There is a whole minefield of racist attitudes at play here, yet this is a sentiment often seen in older books about chocolate and expressed by chocolate professionals, especially in Europe. Stories abound about the almost mythic quality of the cacao harvested by Mesoamerican peoples at the time of Spanish contact in the 1500s. After those peoples were decimated by disease and oppression, slaves from Africa were brought in to harvest cacao and the quality declined tremendously. The implication here is that the African slaves failed to grasp the complexities of the cacao tree. The reality is that European plantation owners lost interest in cacao as a road to riches and turned their attention to other crops like sugar cane, cotton and tobacco.
The argument linking culture, diet, religion, and cacao quality really falls apart when we look at the cacao-growing world as a whole. Some of the finest beans on the planet are grown now in places like Madagascar, Viet Nam, Papua New Guinea, and central African countries such as the DRC and Tanzania. Cacao is native to none of these places and typically arrived during the colonial era, brought by Europeans. It was originally grown by slave labour and is a mish-mash of trees introduced during many phases of settlement. Just like it is in West Africa. The biggest difference between Tanzania and the Cote d'Ivoire is not in peoples or culture, but in economics. One group of farmers have seen a lot more influence by western corporate interests than the other.
3- “West African cacao is produced using inhuman labour practices and is grown in ways that are environmentally unsustainable"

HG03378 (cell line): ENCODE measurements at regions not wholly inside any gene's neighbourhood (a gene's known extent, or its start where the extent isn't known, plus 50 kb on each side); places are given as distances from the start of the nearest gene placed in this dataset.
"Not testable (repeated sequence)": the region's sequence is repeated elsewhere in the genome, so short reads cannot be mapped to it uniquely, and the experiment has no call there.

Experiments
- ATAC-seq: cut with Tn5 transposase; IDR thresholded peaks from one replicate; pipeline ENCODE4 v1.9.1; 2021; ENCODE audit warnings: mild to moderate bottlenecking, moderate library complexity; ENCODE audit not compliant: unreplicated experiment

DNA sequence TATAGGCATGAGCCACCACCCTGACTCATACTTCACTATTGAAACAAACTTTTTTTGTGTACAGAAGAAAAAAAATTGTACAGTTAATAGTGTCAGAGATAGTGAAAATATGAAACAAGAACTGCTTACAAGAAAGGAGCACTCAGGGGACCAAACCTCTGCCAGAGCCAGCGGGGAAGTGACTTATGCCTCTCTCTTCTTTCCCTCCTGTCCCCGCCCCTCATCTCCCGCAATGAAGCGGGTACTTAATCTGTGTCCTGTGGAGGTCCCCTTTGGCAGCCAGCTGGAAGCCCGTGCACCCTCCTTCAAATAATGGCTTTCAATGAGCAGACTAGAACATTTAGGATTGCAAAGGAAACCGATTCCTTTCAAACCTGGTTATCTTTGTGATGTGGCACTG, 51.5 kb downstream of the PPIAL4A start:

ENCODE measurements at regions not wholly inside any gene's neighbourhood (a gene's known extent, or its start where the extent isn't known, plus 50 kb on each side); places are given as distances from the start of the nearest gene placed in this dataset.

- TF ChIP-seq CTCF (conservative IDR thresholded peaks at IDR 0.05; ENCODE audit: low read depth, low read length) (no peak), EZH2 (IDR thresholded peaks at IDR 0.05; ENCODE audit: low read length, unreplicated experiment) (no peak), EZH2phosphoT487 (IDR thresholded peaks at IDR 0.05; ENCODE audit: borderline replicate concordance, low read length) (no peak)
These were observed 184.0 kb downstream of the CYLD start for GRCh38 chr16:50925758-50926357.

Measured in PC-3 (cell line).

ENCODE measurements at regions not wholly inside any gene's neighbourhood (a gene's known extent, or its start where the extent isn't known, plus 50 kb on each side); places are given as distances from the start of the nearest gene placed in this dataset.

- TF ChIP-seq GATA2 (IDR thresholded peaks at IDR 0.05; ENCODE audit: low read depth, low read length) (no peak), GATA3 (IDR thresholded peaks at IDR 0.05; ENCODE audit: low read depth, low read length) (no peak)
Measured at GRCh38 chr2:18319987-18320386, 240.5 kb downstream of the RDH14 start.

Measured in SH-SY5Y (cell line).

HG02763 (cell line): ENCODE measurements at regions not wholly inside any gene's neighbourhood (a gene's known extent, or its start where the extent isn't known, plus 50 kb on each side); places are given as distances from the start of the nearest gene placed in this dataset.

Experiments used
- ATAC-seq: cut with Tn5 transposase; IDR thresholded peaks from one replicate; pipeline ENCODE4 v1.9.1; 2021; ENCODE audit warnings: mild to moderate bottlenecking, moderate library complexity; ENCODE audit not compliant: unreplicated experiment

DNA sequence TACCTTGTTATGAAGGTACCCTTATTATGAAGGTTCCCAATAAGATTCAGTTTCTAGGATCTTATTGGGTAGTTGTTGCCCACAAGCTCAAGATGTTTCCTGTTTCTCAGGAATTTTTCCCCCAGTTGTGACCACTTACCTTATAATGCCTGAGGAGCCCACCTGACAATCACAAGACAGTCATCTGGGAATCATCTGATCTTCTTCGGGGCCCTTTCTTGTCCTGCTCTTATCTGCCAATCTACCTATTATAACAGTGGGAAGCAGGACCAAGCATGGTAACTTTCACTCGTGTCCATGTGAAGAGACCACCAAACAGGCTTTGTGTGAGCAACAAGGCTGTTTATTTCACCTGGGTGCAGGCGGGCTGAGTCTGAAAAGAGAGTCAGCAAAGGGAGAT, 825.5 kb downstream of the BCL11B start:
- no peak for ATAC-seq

Yes, much of it is. This is the real dilemma facing modern chocolate makers and chocolate consumers. Do we simply abandon millions of farmers and their families to the vagaries of corporate slavery and paramilitary regimes, or do we try to educate the farmers and upgrade their approach to cacao production? It is easy to walk away and dismiss West African cacao. Far more difficult is to diligently seek out producers in those countries who want to rise above the sea of indifferent cacao production and do something better.
Yes, most of West Africa is massively corrupt, but if that was a criteria for choosing our chocolate we'd have to take a long hard look at many popular sources. Most of central Peru is overrun by cocaine cartels who are “encouraging” farmers to grow coca, not cacao. Drug money runs much of the economy in Colombia and southern Mexico. The Venezuelan government has been in free-fall for years now, abusing basic human rights and imprisoning dissenters. Yet we happily buy chocolate from all those places and often laud them as prime sources for quality beans. And I'm not saying we shouldn't. It just seems that our moral compass is a bit askew when slavery and pesticide use is abhorrent to us, yet running a dictatorship on the proceeds of cocaine production and imprisoning civilians is more easily glossed over.
There has been a lot of writing recently on the subject of West Africa. A simple google search will turn up many articles in which you may explore this subject in detail. We encourage you to delve deeper and come to your own conclusions. As with everything else in West Africa (and the world) though, there are no easy answers.
For more information, we suggest listening to "The Slow Melt" podcast by Simran Sethi, specifically the two-part Episode 9 "Your Chocolate is Probably African" and Episode 4 "The High Price of Cheap Chocolate".